Magazine article The Spectator

Pressuring the Press

Magazine article The Spectator

Pressuring the Press

Article excerpt

GUARDIANS OF POWER : THE MYTH OF THE LIBERAL MEDIA by David Edwards and David Cromwell Pluto, £14.99, pp. 241, ISBN 0745324827 . £11.99 (plus £2.45 p&p) 0870 429 6655

I feel I ought to start this review by letting the authors know that I will not enter into correspondence with them.

However much they might loathe what I am about to say and wish to bombard me with emails ridiculing my reasoning, I regret to tell them that I will be far too busy to respond. That might look like a weird intro to a review, until you realise that the authors being reviewed -- David Edwards and David Cromwell -- run a pressure group called Medialens which is in the business of berating journalists (and encouraging others to do likewise) for their perceived prejudices. Medialens is like a radical leftist version of Ofcom, an unelected outfit that presumes the authority to lecture reporters and broadcasters, usually via email, about their shortcomings. This book provides a snapshot of the two Davids' guerrilla campaigning over the past five years, during which they have publicly upbraided some of this country's leading journalists.

The most gobsmacking thing is how many journalists respond to the authors' green-ink antics. This collection republishes emails from Andrew Marr, Roger Alton, Nick Cohen and others, defending themselves, often at length, against Medialens' accusations of bias. There is a truly cringeworthy email from the Guardian's environment correspondent Paul Brown, who responds to claims that he has played down the corporate world's attempts to smash the environmentalist movement by insisting that he is in fact so pro-green that questions have been asked of his professional judgment:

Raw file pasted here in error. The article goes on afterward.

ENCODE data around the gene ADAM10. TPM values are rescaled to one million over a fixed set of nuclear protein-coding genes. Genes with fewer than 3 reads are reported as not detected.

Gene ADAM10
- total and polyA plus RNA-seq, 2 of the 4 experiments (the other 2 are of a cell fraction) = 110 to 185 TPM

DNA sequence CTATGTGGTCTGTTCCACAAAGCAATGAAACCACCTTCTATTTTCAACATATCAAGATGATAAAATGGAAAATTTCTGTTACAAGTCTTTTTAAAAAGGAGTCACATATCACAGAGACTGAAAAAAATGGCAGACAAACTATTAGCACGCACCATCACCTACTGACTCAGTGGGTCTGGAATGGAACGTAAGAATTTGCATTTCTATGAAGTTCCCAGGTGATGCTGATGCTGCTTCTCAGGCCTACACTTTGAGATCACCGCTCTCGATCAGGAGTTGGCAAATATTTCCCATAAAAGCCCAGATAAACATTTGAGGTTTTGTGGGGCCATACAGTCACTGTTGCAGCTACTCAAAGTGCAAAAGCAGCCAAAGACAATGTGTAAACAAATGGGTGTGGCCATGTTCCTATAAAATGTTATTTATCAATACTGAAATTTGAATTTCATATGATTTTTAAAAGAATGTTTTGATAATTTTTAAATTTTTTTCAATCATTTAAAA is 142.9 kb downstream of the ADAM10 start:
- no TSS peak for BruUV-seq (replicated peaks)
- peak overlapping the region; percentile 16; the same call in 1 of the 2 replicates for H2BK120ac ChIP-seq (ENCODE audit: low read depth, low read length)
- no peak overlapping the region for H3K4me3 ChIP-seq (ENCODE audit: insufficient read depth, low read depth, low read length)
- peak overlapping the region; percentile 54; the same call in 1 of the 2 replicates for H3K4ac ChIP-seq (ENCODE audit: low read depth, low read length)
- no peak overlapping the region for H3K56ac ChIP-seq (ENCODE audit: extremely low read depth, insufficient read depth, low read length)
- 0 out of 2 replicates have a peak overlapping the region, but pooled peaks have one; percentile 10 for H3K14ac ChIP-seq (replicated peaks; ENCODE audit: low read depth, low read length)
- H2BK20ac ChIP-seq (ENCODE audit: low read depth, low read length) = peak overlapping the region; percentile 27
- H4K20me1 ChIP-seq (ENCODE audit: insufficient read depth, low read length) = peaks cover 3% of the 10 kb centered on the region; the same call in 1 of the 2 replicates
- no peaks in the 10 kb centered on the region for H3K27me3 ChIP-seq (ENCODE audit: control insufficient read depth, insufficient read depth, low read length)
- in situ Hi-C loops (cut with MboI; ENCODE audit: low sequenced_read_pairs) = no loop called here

We have sympathetically reported boycotting Exxon/Esso, Shell and other corporations ... to the point where our balance as reporters has been questioned by our own editors not by outsiders. I think George Bush and his supporters are the most dangerous and nasty people on the planet . . . but if I am to be effective as a journalist I have to protect myself [by] sticking to basic journalistic rules about balance.

Oh dear. So keen is Brown to demonstrate his greener-than-thou credentials to Medialens that he reveals that his own editors think him suspect and admits to seeing objectivity as little more than a cover -- 'protection' -- for his political views.

Yet beneath the authors' self-righteousness and the various targeted journalists' self-loathing (one thanks Medialens for pointing out the weakness of his reporting on Iraq and says he hopes he hasn't 'reinforced your propoganda [sic] model view of everyone who works for the corporate-owned media? …

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